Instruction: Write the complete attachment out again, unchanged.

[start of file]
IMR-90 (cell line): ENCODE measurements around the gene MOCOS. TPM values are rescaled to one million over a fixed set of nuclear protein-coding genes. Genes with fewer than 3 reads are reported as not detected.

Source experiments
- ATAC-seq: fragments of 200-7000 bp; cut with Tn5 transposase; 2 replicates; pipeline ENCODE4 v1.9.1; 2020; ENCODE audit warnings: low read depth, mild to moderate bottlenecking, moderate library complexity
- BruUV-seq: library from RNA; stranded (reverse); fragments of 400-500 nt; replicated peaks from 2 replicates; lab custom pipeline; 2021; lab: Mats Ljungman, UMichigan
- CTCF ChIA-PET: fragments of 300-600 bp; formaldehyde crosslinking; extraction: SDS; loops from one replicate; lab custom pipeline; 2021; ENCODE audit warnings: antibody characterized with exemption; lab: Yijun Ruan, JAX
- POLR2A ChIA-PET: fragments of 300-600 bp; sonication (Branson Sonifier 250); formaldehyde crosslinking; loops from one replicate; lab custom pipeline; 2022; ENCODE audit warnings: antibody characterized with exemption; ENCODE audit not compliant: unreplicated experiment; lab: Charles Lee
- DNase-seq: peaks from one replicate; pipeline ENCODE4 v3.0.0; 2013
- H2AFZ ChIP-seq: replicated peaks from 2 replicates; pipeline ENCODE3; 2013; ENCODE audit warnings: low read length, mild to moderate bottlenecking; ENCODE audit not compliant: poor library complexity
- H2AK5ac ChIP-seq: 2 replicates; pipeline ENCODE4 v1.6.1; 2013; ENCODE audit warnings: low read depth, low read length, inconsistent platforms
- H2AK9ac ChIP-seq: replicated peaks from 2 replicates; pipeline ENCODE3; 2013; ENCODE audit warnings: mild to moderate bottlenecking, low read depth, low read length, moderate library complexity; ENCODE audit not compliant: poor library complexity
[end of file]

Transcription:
IMR-90 (cell line): ENCODE measurements around the gene MOCOS. TPM values are rescaled to one million over a fixed set of nuclear protein-coding genes. Genes with fewer than 3 reads are reported as not detected.

Source experiments
- ATAC-seq: fragments of 200-7000 bp; cut with Tn5 transposase; 2 replicates; pipeline ENCODE4 v1.9.1; 2020; ENCODE audit warnings: low read depth, mild to moderate bottlenecking, moderate library complexity
- BruUV-seq: library from RNA; stranded (reverse); fragments of 400-500 nt; replicated peaks from 2 replicates; lab custom pipeline; 2021; lab: Mats Ljungman, UMichigan
- CTCF ChIA-PET: fragments of 300-600 bp; formaldehyde crosslinking; extraction: SDS; loops from one replicate; lab custom pipeline; 2021; ENCODE audit warnings: antibody characterized with exemption; lab: Yijun Ruan, JAX
- POLR2A ChIA-PET: fragments of 300-600 bp; sonication (Branson Sonifier 250); formaldehyde crosslinking; loops from one replicate; lab custom pipeline; 2022; ENCODE audit warnings: antibody characterized with exemption; ENCODE audit not compliant: unreplicated experiment; lab: Charles Lee
- DNase-seq: peaks from one replicate; pipeline ENCODE4 v3.0.0; 2013
- H2AFZ ChIP-seq: replicated peaks from 2 replicates; pipeline ENCODE3; 2013; ENCODE audit warnings: low read length, mild to moderate bottlenecking; ENCODE audit not compliant: poor library complexity
- H2AK5ac ChIP-seq: 2 replicates; pipeline ENCODE4 v1.6.1; 2013; ENCODE audit warnings: low read depth, low read length, inconsistent platforms
- H2AK9ac ChIP-seq: replicated peaks from 2 replicates; pipeline ENCODE3; 2013; ENCODE audit warnings: mild to moderate bottlenecking, low read depth, low read length, moderate library complexity; ENCODE audit not compliant: poor library complexity